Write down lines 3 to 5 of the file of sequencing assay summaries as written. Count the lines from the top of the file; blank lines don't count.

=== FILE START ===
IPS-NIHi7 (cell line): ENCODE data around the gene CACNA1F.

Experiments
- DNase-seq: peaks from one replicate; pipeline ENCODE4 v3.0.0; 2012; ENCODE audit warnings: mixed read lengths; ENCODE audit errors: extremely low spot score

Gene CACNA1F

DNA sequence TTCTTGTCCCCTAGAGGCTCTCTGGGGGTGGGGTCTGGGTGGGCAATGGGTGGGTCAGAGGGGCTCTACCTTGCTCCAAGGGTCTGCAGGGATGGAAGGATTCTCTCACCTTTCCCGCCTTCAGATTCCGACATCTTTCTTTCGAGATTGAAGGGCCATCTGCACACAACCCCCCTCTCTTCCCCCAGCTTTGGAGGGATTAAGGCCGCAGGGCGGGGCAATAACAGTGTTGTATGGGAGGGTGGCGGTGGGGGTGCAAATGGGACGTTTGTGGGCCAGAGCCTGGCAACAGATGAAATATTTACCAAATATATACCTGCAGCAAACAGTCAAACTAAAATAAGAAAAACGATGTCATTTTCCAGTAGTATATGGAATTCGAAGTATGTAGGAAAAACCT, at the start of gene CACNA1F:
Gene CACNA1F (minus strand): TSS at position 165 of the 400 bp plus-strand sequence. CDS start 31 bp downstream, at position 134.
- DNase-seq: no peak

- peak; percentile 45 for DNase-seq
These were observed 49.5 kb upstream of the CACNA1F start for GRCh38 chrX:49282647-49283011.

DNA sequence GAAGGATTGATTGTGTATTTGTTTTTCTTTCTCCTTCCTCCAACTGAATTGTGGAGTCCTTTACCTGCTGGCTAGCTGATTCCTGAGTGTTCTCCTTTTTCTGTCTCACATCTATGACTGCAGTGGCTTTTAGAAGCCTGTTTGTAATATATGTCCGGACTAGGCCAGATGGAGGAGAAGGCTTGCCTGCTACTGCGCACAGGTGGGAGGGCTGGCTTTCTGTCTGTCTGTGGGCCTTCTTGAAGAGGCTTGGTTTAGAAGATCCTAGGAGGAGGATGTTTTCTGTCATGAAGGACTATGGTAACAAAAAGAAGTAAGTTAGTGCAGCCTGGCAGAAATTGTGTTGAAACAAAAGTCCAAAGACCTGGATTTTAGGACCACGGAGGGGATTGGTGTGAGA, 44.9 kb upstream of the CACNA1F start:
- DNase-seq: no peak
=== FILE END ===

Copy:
- DNase-seq: peaks from one replicate; pipeline ENCODE4 v3.0.0; 2012; ENCODE audit warnings: mixed read lengths; ENCODE audit errors: extremely low spot score

Gene CACNA1F

DNA sequence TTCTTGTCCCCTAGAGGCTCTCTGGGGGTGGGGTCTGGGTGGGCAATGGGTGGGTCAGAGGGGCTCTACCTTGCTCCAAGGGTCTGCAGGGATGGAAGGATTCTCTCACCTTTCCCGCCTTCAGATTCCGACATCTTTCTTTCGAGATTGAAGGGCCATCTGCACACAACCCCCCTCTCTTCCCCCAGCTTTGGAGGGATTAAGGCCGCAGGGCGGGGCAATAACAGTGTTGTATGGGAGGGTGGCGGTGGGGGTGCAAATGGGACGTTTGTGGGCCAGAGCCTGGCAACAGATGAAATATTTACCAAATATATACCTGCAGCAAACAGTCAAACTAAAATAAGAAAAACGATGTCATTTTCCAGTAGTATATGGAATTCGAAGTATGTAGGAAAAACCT, at the start of gene CACNA1F: